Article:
Mr. Future, meet Mr. Past
Is the German path the correct one? To be perfectly honest, I don’t know. But unlike so many of the so-called experts and talking heads, I am not going to snow you and pretend otherwise. Like the stimulus hawks’ Keynesian proposal, Merkel’s vision has its internal logic and appeal. Its advantage is that it seems to be grounded in a more reality-based view of what caused the economic meltdown, and is groping toward a new development model rather than returning to business as usual, i.e. the type of deficit and credit driven hyper-growth pushed by the stimulus hawks that feeds bubble-driven economies that eventually crash. It’s a development model that is better grounded in the ecological constraints of this age of global warming, as well in the challenges of identifying the practices that will allow a burgeoning global population of 6.5 billion people to share the world’s finite resources. And having a strong Germany at the core of Europe provides a solid foundation upon which to rebuild around that theory.
Certainly Germany cannot stand by and idly watch as the PIGS sink for want of a lifeline. To that end, Germany already has done much, including joining with other E.U. countries to offer a financial backstop, a kind of European Monetary Fund to help out member states in trouble, which has been used by Greece and most recently Ireland. But besides offering emergency loans, providing markets for PIGS’ businesses also must be considered as part of any vision of intra-Europe sustainability. Germany could and should do more to stimulate its own domestic consumption with a targeted strategy of spurring more buying of goods specifically from the peripheral E.U. nations. Germany’s economy is large enough to play that role for these much smaller economies without adding severely to its deficit. That’s especially true since much of this could be accomplished by paying higher private sector wages, compensating for the fact that German workers have kept their wage demands to modest levels in recent years, and relatively cheaper labour has contributed greatly to Germany’s current export boom. In addition, with Germany’s unemployment rate relatively low, the Merkel government also should think about enacting a domestic guest worker programme for Greek, Spanish and Irish workers to help alleviate the high unemployment in those countries. These sorts of plans make economic sense as well as are fitting acts of solidarity with struggling E.U. member states, and could yield modest results. But expecting the European or global economy to take great leaps forward on the basis of large increases in German (or Japanese) consumption is not a reasonable plan grounded in reality. Rather, it is a chimera put forward by ivory tower economists playing with their economic models and formulas, thinking they can manipulate the levers and dials of the economy.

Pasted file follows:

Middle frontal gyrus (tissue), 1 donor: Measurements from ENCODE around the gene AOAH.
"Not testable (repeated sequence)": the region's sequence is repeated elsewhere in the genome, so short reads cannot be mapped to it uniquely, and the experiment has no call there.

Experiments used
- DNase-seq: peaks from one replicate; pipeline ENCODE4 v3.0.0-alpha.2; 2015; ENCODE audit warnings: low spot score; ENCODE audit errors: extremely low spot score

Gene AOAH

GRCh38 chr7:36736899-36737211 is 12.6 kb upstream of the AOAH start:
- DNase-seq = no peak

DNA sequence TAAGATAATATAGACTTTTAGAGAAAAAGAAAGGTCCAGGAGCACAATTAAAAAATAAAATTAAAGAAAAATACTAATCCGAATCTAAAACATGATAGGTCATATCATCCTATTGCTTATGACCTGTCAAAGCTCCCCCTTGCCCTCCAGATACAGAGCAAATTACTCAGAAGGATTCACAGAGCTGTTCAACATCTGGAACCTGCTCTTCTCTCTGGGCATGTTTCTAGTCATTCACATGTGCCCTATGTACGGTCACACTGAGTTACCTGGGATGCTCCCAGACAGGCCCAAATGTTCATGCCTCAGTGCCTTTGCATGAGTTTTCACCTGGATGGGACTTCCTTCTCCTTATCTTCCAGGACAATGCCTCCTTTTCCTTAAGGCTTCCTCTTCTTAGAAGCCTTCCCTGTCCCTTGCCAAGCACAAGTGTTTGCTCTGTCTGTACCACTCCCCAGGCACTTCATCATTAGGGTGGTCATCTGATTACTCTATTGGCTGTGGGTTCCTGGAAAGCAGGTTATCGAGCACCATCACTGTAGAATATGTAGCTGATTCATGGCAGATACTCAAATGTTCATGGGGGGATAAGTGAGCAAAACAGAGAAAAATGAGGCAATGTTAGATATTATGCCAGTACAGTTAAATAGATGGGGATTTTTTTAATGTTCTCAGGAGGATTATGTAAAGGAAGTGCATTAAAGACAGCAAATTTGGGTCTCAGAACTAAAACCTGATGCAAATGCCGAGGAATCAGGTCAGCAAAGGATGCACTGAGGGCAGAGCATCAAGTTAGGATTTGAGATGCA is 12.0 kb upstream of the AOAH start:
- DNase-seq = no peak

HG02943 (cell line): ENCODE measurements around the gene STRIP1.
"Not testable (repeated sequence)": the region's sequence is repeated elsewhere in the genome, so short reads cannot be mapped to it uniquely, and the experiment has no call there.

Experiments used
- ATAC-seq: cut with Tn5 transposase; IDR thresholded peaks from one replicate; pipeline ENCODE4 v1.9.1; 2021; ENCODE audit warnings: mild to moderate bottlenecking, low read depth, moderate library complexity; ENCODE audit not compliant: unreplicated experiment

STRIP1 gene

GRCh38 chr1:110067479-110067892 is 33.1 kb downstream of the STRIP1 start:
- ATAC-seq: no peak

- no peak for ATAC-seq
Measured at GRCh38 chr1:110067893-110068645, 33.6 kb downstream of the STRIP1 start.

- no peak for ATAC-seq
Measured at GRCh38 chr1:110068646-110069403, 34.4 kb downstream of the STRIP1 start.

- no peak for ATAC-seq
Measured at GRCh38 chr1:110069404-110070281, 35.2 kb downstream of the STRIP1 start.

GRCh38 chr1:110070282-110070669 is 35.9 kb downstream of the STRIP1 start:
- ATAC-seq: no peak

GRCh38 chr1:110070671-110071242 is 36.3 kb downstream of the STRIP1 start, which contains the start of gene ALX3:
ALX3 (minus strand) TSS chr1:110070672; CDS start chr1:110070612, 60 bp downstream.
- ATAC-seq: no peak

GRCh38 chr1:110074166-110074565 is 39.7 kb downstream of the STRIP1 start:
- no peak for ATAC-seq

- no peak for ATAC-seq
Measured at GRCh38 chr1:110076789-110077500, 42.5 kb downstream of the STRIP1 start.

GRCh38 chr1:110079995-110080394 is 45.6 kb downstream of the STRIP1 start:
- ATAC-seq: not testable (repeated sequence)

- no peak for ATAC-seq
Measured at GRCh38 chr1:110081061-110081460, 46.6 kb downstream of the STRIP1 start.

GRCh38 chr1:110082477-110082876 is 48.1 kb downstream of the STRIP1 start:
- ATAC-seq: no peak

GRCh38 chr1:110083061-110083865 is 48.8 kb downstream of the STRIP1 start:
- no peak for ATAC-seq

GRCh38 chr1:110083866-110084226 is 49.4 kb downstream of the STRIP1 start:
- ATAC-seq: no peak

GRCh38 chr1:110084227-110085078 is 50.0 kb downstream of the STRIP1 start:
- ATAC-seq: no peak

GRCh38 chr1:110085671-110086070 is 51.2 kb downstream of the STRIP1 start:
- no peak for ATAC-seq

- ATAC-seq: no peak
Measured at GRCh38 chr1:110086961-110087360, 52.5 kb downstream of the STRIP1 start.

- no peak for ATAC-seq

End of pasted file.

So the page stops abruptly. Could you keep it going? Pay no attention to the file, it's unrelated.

While I don’t know if the German plan is the correct one, I do believe that Germany is a remarkable country, and its current relative success in the midst of this economic crisis is one proof of that. I’ll short China and the United States before I short Germany. Since the so-called experts don’t know the correct policy response either, perhaps it comes down to confidence: in which group of leaders do you have more confidence? In Germany and Merkel/Schäuble, or in the U.S. and Obama/Geithner?
As an American, I find myself having more confidence in the Germans these days. I would trade Obama for Merkel in a New York minute. But reasonable people are going to disagree on this point. And only time will tell, dear Hamlet, which course was correct. The history books are replete with page after page of stories about the ‘changing of the guard,’ and only in hindsight were we able to fully understand who was right and why.